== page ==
The most prominent example is Peter Robb, who last month became the first‐ever general counsel of the National Labor Relations Board to be fired. The NLRB general counsel prosecutes unfair labor practices, and presidents historically have respected the office’s four‐year term. During the Trump administration, Richard Griffin, a Democrat appointed by Obama, served for nine months, until his term expired. Despite 70 years of bipartisan tradition, President Biden fired Robb on Day One, after his dismissal had become a political priority for unions.
Robb’s isn’t the only dismissal to raise eyebrows. More recently, the Biden administration fired four conservatives before the expiration of their three‐year stints on the Council of the Administrative Conference of the United States, an advisory body of regulatory experts. Two Trump appointees were summarily dismissed before the end of their six‐year terms on the National Capital Planning Commission, which regulates the development of federal property in the District of Columbia. All ten members of the Federal Services Impasse Panel, which resolves disputes between federal agencies and their unionized employees, were also replaced.
As a legal matter, these firings are controversial because they involve offices widely thought to be “independent.” At most agencies, the president can fire leadership at will. But at a subset of agencies, the president can remove leadership only “for cause,” which basically means that those officials can disagree with the president without losing their job. Well, if the sine qua non of agency independence is that their leaders cannot be fired, then how did Biden just dismiss these officeholders?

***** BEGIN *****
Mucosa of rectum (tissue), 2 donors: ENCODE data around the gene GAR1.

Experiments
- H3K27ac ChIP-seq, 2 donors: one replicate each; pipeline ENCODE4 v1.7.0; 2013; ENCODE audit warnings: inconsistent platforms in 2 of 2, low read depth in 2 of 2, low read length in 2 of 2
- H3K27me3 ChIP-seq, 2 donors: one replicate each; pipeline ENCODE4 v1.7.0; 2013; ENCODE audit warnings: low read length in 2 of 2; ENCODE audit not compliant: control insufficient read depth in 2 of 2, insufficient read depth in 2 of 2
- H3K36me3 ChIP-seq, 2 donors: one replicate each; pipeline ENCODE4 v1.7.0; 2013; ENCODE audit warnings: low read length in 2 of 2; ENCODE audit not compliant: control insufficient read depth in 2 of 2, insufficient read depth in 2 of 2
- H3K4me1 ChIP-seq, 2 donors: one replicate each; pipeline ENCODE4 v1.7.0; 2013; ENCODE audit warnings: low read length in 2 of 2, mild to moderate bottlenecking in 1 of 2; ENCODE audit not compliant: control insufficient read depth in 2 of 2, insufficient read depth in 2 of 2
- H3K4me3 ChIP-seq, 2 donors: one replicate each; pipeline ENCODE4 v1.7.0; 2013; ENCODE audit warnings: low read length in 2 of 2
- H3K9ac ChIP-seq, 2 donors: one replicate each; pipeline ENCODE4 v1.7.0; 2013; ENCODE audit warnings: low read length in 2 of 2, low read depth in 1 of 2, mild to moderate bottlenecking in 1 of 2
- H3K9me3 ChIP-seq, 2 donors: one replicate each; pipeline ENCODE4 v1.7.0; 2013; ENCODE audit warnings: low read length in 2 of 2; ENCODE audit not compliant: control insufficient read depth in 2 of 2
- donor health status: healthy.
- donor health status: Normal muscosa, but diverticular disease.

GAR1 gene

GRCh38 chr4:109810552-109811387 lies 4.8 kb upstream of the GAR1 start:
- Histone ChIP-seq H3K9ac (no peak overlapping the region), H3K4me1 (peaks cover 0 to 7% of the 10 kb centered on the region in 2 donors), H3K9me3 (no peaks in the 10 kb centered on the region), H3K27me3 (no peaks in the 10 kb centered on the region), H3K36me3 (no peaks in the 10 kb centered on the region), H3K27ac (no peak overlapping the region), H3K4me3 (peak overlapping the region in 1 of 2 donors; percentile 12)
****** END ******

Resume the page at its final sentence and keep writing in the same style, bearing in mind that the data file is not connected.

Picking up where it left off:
It turns out that we don’t know which agencies are truly independent, for two reasons. First, the Supreme Court has never been clear in setting forth the constitutional basis for such structures. Second, presidents have rarely pressed the issue, instead respecting the independence of agencies — even where Congress wasn’t explicit in affording political insulation — that carry the trappings of independence, such as decision‐making by a multi‐member commission, set terms, and expertise requirements for appointees.
Biden is now pushing the envelope of the president’s management authority. The cosmic irony is that this is about the only Trump initiative the Biden administration hasn’t reversed. Biden’s conduct also resurrects the Bush‐era debate over the “unitary executive,” which, contrary to progressive pearl‐clutching, is all about chain of command, not the scope of executive power.
Last year, in a case called Seila Law v. CFPB, the Supreme Court rejected full independence for the Consumer Finance Protection Bureau. The constitutional issue was that the bureau was headed by a single director rather than a multi‐member commission, giving too much power to a single official not directly accountable to the president. Instead of defending that structure, the Trump administration argued that the CFPB director should be subject to at‐will removal — and the Supreme Court agreed.